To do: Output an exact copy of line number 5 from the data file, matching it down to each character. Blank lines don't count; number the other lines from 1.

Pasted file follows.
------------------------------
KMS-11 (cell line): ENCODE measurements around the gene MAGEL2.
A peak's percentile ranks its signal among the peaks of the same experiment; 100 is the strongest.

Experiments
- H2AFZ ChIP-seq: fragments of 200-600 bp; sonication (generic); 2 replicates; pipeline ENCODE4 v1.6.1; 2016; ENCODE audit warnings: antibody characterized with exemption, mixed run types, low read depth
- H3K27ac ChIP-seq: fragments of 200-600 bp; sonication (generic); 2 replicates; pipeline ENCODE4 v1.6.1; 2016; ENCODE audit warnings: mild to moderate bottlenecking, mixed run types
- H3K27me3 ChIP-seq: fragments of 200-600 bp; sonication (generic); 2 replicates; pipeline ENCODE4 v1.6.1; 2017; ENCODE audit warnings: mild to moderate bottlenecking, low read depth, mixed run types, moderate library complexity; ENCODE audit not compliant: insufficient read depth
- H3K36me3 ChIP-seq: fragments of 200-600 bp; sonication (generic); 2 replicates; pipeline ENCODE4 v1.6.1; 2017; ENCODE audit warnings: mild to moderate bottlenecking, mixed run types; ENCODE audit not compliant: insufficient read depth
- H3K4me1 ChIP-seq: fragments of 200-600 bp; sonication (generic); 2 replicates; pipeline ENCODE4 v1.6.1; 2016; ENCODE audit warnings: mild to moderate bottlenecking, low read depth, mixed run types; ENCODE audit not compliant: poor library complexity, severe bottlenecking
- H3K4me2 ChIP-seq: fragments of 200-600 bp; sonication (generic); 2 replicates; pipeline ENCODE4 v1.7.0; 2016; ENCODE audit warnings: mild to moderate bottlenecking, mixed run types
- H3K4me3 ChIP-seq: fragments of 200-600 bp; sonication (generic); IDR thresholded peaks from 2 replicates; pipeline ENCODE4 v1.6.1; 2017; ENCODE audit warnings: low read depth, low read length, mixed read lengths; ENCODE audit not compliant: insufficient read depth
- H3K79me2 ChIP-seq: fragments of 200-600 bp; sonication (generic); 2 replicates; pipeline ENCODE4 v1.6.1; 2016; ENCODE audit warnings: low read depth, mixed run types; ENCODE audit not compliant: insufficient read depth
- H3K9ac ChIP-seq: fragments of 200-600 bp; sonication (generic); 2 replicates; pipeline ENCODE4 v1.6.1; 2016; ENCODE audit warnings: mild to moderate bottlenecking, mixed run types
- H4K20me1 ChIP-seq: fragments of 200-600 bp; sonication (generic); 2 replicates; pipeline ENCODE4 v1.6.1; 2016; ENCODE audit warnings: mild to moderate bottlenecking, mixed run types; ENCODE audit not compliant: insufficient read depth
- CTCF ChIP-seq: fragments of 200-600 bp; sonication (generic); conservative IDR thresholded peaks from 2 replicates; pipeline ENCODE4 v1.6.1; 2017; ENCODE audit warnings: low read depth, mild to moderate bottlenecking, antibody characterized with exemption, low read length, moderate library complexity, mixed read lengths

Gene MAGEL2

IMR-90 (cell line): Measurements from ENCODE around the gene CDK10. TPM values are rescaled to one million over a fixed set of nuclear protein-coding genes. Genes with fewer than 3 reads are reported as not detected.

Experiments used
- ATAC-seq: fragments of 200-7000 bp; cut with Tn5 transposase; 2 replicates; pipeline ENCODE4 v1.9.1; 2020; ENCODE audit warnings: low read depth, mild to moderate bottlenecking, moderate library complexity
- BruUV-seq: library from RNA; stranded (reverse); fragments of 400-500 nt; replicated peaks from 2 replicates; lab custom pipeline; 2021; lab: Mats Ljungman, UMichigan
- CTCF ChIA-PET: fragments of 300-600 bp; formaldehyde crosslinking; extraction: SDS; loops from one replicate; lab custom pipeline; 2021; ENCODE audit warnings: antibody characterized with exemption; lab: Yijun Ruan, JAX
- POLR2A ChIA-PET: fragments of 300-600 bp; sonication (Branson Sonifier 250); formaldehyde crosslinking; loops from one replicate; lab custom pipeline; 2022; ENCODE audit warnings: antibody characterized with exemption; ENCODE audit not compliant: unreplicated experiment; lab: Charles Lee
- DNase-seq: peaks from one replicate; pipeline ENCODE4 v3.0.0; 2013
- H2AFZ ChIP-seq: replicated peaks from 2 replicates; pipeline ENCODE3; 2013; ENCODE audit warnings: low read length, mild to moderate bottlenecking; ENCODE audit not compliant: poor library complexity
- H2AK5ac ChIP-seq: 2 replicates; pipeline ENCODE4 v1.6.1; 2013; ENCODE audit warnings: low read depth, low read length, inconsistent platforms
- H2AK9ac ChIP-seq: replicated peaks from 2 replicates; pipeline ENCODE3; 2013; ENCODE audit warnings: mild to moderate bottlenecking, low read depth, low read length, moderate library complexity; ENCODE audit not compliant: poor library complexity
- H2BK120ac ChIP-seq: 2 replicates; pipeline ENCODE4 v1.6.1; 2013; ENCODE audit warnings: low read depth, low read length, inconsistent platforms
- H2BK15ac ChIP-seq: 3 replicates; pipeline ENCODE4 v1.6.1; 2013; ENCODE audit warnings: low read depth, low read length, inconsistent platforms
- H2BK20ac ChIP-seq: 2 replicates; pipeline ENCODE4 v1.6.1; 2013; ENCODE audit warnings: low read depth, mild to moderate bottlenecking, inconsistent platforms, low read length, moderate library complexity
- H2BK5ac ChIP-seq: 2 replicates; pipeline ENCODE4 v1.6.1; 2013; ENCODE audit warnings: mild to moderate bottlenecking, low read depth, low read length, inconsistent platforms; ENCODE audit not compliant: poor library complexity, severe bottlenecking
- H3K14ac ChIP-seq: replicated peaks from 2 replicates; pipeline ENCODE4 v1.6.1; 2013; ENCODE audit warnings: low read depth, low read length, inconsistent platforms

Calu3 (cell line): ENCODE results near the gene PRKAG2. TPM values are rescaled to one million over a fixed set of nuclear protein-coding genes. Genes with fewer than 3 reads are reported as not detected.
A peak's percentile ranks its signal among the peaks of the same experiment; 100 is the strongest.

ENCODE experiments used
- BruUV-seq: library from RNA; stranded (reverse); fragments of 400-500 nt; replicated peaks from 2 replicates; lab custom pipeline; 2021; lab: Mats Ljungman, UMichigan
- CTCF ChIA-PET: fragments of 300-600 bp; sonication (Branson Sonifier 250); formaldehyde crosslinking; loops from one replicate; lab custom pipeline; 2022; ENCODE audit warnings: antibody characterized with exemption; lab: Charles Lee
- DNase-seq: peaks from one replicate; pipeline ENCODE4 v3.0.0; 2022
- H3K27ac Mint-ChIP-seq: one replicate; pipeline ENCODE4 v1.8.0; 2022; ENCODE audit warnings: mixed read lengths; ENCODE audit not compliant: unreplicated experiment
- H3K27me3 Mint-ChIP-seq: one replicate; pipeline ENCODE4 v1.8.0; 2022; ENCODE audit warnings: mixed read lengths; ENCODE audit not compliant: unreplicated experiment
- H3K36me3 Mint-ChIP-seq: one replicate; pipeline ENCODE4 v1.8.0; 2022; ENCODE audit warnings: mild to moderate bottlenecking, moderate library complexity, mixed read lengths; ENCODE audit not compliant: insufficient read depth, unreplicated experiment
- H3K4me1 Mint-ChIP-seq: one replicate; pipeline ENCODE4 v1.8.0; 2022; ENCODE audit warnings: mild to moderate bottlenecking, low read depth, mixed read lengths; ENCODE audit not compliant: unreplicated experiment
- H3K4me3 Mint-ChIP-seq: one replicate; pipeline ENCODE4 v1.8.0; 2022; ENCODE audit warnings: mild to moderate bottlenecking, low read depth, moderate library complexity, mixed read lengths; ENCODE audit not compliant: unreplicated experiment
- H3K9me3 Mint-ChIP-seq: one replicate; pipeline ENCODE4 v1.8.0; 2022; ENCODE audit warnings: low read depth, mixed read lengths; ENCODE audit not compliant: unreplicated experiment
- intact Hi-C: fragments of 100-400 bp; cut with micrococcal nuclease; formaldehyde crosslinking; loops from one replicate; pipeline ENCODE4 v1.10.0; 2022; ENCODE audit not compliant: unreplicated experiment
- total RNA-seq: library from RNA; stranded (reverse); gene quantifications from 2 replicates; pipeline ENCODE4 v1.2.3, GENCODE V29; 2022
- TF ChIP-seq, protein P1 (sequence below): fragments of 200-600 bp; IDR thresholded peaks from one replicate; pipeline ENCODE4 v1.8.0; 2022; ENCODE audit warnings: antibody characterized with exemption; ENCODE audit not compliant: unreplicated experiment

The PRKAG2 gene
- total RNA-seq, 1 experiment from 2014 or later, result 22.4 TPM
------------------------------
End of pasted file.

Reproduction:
- H3K27ac ChIP-seq: fragments of 200-600 bp; sonication (generic); 2 replicates; pipeline ENCODE4 v1.6.1; 2016; ENCODE audit warnings: mild to moderate bottlenecking, mixed run types